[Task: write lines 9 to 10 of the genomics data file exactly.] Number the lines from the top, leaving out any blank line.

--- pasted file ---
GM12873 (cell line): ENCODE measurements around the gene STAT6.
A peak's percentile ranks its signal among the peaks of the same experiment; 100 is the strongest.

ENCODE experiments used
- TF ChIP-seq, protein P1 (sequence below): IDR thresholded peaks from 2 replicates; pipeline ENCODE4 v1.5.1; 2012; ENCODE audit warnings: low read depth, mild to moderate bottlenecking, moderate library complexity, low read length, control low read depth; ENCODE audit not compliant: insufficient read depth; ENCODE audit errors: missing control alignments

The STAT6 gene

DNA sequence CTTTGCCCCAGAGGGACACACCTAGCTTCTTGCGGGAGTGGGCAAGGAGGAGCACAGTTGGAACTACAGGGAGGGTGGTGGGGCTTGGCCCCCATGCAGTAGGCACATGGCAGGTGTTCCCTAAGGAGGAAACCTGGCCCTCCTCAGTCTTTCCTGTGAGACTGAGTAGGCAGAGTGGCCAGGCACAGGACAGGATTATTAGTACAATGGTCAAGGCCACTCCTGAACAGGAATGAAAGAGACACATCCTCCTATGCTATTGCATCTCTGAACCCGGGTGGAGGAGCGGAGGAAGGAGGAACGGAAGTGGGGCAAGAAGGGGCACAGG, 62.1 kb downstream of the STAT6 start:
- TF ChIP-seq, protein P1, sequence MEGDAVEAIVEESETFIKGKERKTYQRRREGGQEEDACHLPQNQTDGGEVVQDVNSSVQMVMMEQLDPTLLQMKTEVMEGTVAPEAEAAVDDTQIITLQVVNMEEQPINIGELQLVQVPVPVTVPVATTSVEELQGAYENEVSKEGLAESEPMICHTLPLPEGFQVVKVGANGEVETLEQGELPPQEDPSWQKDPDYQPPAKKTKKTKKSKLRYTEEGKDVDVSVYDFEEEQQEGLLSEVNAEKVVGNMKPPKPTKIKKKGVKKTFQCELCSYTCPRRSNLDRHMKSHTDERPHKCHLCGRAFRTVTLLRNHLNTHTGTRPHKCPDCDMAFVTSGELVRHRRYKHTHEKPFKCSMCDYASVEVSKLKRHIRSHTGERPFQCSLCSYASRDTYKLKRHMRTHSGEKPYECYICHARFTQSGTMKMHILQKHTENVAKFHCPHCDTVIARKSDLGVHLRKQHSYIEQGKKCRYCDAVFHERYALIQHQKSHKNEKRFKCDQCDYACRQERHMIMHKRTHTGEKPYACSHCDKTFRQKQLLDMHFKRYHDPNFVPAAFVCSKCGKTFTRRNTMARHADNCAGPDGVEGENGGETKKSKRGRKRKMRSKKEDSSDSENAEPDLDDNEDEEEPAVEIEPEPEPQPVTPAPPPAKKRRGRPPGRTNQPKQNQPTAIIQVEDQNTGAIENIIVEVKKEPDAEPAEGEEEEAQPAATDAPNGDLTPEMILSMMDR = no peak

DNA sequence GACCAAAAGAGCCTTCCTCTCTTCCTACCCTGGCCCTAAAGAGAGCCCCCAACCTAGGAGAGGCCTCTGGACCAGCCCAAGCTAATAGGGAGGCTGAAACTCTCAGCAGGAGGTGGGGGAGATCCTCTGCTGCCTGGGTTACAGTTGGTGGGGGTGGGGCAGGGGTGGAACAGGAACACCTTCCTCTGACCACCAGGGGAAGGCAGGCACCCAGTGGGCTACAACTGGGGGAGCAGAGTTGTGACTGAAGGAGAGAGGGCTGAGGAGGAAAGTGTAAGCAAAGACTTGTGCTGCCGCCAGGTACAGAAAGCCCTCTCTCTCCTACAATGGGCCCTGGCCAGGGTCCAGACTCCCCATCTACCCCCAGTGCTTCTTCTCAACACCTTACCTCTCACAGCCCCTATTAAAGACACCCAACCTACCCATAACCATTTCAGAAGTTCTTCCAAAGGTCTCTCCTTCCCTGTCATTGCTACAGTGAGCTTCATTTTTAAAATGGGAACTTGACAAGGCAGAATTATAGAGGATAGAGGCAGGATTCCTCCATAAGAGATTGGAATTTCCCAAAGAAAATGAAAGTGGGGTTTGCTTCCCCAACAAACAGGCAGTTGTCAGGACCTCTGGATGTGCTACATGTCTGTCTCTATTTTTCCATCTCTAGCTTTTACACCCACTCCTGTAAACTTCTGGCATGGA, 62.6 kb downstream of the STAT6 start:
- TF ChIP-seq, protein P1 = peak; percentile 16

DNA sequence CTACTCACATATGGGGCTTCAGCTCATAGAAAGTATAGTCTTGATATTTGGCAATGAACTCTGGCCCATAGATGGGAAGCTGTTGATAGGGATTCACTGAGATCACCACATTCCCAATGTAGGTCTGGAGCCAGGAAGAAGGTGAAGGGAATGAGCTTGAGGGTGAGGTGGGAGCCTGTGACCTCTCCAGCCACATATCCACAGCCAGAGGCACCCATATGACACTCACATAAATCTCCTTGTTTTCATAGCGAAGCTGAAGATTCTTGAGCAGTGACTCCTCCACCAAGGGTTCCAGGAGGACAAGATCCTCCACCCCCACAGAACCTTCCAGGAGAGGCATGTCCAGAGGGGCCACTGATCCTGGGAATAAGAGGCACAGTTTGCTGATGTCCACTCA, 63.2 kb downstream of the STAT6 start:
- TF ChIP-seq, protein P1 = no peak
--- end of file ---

- TF ChIP-seq, protein P1 = peak; percentile 16

DNA sequence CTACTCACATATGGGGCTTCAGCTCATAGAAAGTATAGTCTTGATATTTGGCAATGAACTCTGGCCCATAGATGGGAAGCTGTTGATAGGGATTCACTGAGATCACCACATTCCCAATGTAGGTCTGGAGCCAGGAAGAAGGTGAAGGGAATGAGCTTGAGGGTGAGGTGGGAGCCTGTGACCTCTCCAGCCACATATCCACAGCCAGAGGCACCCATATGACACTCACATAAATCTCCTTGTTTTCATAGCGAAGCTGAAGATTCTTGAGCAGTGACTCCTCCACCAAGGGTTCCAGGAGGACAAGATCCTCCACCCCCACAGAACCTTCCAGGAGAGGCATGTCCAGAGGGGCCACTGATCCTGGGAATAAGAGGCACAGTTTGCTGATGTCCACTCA, 63.2 kb downstream of the STAT6 start: